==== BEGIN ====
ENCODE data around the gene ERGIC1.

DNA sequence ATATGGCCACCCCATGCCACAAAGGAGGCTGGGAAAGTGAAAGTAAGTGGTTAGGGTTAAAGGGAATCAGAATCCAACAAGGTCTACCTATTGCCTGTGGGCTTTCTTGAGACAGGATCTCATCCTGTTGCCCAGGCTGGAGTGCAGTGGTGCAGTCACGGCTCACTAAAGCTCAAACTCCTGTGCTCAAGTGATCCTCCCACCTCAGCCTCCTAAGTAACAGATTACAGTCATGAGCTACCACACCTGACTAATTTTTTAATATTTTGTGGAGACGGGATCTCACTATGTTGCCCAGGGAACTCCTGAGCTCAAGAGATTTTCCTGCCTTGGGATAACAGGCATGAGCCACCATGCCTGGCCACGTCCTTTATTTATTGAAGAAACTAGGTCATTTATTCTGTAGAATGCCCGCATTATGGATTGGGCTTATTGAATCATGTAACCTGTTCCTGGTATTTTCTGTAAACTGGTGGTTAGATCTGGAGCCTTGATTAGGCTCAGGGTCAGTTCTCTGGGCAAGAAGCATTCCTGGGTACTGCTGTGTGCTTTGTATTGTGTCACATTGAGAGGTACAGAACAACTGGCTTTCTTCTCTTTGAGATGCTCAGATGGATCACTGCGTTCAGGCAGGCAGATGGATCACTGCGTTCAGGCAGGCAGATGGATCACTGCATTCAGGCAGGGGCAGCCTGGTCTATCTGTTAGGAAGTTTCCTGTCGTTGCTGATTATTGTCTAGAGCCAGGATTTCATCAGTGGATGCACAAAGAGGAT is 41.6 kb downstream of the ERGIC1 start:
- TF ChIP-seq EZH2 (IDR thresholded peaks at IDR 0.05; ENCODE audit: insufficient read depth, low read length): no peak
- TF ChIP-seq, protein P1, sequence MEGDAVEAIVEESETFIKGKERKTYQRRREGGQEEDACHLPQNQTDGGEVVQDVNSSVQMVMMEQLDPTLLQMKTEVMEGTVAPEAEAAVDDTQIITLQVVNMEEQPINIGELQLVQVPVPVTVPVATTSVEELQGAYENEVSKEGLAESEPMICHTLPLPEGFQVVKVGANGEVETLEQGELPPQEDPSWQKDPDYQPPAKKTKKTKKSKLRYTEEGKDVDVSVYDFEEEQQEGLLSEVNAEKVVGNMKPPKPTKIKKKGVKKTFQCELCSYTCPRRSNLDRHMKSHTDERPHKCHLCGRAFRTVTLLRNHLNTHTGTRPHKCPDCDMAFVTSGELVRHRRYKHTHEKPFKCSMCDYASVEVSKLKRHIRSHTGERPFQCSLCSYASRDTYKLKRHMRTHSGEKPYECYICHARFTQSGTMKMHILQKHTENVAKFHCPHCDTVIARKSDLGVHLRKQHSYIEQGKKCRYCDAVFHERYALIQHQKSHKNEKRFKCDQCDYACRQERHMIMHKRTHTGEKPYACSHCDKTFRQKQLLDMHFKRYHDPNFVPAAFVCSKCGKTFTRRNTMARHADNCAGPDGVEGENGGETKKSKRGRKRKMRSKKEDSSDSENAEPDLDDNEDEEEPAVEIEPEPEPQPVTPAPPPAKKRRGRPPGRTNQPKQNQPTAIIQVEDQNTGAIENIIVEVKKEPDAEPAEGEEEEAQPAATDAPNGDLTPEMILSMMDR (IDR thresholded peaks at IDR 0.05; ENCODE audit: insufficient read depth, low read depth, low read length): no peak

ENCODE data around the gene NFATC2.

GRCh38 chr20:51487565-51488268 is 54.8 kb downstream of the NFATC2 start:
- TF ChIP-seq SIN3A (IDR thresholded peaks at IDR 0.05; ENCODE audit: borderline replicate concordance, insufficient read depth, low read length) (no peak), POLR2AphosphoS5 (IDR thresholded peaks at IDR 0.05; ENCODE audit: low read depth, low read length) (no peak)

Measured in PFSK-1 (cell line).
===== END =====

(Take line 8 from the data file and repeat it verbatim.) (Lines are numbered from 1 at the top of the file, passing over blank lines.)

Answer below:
Measured in PFSK-1 (cell line).